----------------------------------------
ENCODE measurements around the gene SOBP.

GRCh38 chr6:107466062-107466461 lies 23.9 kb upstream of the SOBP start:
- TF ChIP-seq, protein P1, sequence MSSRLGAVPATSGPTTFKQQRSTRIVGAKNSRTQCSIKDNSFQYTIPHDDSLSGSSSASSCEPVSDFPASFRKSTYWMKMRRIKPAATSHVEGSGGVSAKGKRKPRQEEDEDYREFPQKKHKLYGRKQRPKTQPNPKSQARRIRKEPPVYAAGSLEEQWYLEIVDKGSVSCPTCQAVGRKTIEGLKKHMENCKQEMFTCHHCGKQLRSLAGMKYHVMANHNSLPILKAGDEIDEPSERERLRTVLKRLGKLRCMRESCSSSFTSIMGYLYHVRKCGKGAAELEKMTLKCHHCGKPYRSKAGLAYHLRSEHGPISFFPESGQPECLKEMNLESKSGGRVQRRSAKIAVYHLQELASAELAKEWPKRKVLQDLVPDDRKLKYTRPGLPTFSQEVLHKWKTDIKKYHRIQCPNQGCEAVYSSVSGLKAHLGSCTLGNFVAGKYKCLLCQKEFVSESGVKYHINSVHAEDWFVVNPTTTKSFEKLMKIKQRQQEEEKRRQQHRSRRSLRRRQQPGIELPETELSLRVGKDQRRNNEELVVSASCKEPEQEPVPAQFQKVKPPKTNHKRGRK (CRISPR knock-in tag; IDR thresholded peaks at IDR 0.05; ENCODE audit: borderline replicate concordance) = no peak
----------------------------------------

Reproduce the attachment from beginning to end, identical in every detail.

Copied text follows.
ENCODE measurements around the gene SOBP.

GRCh38 chr6:107466062-107466461 lies 23.9 kb upstream of the SOBP start:
- TF ChIP-seq, protein P1, sequence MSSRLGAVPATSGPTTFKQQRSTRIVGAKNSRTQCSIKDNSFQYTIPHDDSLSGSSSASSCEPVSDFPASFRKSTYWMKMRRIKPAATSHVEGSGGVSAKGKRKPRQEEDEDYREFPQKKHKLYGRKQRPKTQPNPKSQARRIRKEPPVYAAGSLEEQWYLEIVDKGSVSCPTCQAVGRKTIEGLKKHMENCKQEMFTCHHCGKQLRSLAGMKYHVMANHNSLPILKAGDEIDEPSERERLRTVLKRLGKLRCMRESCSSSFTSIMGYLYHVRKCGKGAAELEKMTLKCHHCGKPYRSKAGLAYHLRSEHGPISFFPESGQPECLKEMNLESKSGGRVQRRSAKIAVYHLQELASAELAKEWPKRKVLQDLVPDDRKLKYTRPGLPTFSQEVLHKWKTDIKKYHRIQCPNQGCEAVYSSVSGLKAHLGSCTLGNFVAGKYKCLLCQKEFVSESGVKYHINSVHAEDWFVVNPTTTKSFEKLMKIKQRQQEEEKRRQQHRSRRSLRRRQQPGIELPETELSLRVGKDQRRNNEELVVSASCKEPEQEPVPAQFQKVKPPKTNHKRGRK (CRISPR knock-in tag; IDR thresholded peaks at IDR 0.05; ENCODE audit: borderline replicate concordance) = no peak